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Re: [News] OpenGL Gets DirectX/Microsoft's Knickers in a Twist

In comp.os.linux.advocacy, Hadron
on Mon, 22 Dec 2008 21:16:30 +0100
> Matt <matt@xxxxxxxxxxxxxxxxxxxxxxx> writes:
>> Roy Schestowitz wrote:
>>> Hash: SHA1
>>> OpenCL and OpenGL take on DirectX
>>> ,----[ Quote ]
>>> | OpenGL is now more competitive with DirectX than ever. Microsoft's
>>> stumble | with Vista and its DirectX/Direct3D version 10 has also
>>> helped to stall its | momentum in the market. Microsoft plans to add
>>> OpenCL-like support for GPGPU | computing into DirectX 11 in Windows
>>> 7, but Apple's OpenCL, which is designed | to work closely with
>>> OpenGL code, will arrive first and with broad industry |
>>> support. Apple has also released OpenCL as a royalty-free, open
>>> standard | anyone can implement on any platform.      
>> But I don't see whether they have or haven't licensed the source code
>> with a GPL-like license or even opened it for inspection.  That seems
>> troublesome.
>>> `----
>>> http://www.appleinsider.com/articles/08/12/16/opencl_and_opengl_take_on_directx.html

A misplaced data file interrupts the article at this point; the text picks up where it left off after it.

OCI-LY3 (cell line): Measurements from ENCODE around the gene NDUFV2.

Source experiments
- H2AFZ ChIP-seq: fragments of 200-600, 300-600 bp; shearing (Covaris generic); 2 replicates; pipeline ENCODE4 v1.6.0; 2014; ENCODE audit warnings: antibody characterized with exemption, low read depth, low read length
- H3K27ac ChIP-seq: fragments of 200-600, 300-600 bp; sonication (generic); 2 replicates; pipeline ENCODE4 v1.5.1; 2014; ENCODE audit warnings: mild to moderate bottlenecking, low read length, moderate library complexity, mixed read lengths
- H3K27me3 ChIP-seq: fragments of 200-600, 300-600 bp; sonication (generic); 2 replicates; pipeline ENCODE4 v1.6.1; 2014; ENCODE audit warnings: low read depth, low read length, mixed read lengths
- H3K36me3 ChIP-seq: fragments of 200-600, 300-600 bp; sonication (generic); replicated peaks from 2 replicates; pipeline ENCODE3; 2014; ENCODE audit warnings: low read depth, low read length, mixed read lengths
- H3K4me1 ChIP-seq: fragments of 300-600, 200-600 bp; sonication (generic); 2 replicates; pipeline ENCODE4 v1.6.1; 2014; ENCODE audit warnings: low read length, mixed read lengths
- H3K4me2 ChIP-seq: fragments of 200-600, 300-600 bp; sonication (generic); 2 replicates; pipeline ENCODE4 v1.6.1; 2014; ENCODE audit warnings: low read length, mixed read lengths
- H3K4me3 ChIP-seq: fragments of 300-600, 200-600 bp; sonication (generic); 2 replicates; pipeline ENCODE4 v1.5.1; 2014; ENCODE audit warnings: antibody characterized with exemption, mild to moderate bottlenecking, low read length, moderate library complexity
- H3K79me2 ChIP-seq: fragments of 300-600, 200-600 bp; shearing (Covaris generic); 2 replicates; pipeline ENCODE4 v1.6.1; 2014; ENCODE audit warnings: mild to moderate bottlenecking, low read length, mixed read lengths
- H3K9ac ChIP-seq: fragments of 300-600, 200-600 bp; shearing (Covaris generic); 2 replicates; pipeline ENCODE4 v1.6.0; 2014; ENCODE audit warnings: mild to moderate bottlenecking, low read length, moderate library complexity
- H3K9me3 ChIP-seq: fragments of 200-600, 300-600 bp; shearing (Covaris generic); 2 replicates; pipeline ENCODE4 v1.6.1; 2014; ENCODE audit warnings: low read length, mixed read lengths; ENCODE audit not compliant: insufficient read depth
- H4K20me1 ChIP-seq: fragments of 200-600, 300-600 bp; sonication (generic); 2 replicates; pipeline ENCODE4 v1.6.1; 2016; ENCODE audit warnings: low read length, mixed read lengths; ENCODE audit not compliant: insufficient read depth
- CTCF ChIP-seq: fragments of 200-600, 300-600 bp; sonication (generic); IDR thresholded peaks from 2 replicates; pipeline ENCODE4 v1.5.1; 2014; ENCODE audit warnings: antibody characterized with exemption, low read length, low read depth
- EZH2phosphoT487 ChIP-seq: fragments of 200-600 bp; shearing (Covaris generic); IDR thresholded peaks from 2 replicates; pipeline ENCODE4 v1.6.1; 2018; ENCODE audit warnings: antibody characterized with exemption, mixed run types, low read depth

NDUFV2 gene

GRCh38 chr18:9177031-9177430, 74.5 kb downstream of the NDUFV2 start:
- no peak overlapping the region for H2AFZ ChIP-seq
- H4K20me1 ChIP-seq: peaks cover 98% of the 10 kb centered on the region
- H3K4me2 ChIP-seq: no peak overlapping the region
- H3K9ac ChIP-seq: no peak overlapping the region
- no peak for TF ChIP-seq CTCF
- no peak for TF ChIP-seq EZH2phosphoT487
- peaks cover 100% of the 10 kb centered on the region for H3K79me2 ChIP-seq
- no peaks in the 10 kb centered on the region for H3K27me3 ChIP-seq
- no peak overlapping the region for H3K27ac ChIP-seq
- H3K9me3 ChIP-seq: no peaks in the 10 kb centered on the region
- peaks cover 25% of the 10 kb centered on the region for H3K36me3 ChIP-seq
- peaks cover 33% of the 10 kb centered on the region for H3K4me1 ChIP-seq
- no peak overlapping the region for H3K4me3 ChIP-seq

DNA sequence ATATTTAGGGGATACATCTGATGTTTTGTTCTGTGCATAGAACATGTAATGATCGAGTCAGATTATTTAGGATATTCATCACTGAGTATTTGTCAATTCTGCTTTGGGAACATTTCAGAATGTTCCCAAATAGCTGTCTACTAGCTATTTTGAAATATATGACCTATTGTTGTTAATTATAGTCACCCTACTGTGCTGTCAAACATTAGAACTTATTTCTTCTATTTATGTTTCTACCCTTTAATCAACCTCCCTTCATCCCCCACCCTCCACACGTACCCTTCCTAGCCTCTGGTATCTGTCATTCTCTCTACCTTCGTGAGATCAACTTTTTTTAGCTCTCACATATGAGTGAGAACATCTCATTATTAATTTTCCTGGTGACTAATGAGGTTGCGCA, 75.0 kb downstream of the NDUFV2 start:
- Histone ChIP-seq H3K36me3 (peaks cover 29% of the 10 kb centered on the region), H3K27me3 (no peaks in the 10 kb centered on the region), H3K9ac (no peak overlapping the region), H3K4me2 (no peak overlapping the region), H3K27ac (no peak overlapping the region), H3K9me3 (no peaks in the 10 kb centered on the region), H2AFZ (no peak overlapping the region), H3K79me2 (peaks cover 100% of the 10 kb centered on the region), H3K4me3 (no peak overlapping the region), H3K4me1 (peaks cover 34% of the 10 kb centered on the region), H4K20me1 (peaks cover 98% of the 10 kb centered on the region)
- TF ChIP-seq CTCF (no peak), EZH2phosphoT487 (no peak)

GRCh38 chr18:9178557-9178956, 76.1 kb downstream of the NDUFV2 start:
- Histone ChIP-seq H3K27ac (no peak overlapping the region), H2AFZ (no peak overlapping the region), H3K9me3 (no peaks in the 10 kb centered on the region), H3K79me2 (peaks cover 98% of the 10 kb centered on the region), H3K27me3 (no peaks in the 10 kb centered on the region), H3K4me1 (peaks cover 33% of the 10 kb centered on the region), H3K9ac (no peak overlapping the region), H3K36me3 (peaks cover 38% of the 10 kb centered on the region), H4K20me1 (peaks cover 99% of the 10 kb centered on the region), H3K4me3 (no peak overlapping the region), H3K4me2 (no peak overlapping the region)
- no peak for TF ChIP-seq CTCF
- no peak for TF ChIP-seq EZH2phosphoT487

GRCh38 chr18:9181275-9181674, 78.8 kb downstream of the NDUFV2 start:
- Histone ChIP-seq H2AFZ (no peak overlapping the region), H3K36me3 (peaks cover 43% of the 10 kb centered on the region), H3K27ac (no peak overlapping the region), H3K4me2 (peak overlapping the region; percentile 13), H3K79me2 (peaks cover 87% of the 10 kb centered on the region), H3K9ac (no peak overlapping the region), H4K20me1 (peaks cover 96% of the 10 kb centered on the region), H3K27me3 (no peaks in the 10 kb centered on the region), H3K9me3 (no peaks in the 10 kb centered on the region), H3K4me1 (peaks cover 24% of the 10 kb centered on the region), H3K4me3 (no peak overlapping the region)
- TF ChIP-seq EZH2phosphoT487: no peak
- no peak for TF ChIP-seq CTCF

> MS always had openGL support. Or rather the video drivers did. What you
> DONT need is ANOTHER open standard from Apple.
> Are you guys nuts?

We must be.  After all, this is Khronos's spec; therefore
Linux is to blame...


The second page in particular sums up the intended purpose
of OpenCL reasonably well:

    OpenCL (Open Computing Language) is the first open, royalty-free
    standard for general-purpose parallel programming of heterogeneous
    systems. OpenCL provides a uniform programming environment for
    software developers to write efficient, portable code for
    high-performance compute servers, desktop computer systems and
    handheld devices using a diverse mix of multi-core CPUs, GPUs,
    Cell-type architectures and other parallel processors such as DSPs.

Of course, one might quibble as to whether this is indeed
the first, as opposed to such notables as Illiac IV (which
ran a variant of Fortran with some odd syntax to indicate
vectors), various Crays, and the Connection Machine (which
apparently ran a variant of LISP).

For its part Direct3D 11 will offer some new features as well,
among them more secure video/graphics data and compute shaders.
The article gives no firm date, though Build 7004 is out as of
sometime very early this morning (2008-Dec-22 03:31 UTC), so
it's in alpha, at least.

#191, ewill3@xxxxxxxxxxxxx
fortune: not found
** Posted from http://www.teranews.com **

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